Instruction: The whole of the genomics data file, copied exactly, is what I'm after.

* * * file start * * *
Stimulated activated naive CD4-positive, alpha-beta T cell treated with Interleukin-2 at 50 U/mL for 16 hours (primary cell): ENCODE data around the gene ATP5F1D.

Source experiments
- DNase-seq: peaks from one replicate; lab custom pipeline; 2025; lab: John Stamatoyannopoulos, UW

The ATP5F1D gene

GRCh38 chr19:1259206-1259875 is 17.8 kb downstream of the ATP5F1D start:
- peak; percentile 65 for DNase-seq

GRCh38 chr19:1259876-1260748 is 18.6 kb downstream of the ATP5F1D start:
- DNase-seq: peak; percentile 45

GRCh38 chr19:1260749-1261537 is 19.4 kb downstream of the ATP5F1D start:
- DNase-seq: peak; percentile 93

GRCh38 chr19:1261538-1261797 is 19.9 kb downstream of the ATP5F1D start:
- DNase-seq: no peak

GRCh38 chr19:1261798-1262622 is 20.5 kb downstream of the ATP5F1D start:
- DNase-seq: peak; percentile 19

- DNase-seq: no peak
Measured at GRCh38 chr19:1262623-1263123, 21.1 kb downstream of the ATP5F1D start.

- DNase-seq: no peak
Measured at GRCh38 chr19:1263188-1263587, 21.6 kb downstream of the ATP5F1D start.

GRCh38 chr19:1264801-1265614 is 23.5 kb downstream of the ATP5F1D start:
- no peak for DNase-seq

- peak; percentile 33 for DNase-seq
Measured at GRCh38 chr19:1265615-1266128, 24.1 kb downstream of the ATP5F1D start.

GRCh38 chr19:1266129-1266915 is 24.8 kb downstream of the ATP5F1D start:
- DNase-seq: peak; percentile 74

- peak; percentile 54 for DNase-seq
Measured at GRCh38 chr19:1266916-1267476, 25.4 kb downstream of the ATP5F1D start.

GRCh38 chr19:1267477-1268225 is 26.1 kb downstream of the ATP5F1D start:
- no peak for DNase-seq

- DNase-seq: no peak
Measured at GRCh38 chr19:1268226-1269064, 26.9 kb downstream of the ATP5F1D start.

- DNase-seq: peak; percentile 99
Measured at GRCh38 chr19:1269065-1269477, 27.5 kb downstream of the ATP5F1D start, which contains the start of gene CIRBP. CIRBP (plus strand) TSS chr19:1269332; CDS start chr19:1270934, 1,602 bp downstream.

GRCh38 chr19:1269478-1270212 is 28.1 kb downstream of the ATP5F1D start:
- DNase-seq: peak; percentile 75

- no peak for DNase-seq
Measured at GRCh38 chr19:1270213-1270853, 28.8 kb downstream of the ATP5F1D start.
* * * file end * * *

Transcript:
Stimulated activated naive CD4-positive, alpha-beta T cell treated with Interleukin-2 at 50 U/mL for 16 hours (primary cell): ENCODE data around the gene ATP5F1D.

Source experiments
- DNase-seq: peaks from one replicate; lab custom pipeline; 2025; lab: John Stamatoyannopoulos, UW

The ATP5F1D gene

GRCh38 chr19:1259206-1259875 is 17.8 kb downstream of the ATP5F1D start:
- peak; percentile 65 for DNase-seq

GRCh38 chr19:1259876-1260748 is 18.6 kb downstream of the ATP5F1D start:
- DNase-seq: peak; percentile 45

GRCh38 chr19:1260749-1261537 is 19.4 kb downstream of the ATP5F1D start:
- DNase-seq: peak; percentile 93

GRCh38 chr19:1261538-1261797 is 19.9 kb downstream of the ATP5F1D start:
- DNase-seq: no peak

GRCh38 chr19:1261798-1262622 is 20.5 kb downstream of the ATP5F1D start:
- DNase-seq: peak; percentile 19

- DNase-seq: no peak
Measured at GRCh38 chr19:1262623-1263123, 21.1 kb downstream of the ATP5F1D start.

- DNase-seq: no peak
Measured at GRCh38 chr19:1263188-1263587, 21.6 kb downstream of the ATP5F1D start.

GRCh38 chr19:1264801-1265614 is 23.5 kb downstream of the ATP5F1D start:
- no peak for DNase-seq

- peak; percentile 33 for DNase-seq
Measured at GRCh38 chr19:1265615-1266128, 24.1 kb downstream of the ATP5F1D start.

GRCh38 chr19:1266129-1266915 is 24.8 kb downstream of the ATP5F1D start:
- DNase-seq: peak; percentile 74

- peak; percentile 54 for DNase-seq
Measured at GRCh38 chr19:1266916-1267476, 25.4 kb downstream of the ATP5F1D start.

GRCh38 chr19:1267477-1268225 is 26.1 kb downstream of the ATP5F1D start:
- no peak for DNase-seq

- DNase-seq: no peak
Measured at GRCh38 chr19:1268226-1269064, 26.9 kb downstream of the ATP5F1D start.

- DNase-seq: peak; percentile 99
Measured at GRCh38 chr19:1269065-1269477, 27.5 kb downstream of the ATP5F1D start, which contains the start of gene CIRBP. CIRBP (plus strand) TSS chr19:1269332; CDS start chr19:1270934, 1,602 bp downstream.

GRCh38 chr19:1269478-1270212 is 28.1 kb downstream of the ATP5F1D start:
- DNase-seq: peak; percentile 75

- no peak for DNase-seq
Measured at GRCh38 chr19:1270213-1270853, 28.8 kb downstream of the ATP5F1D start.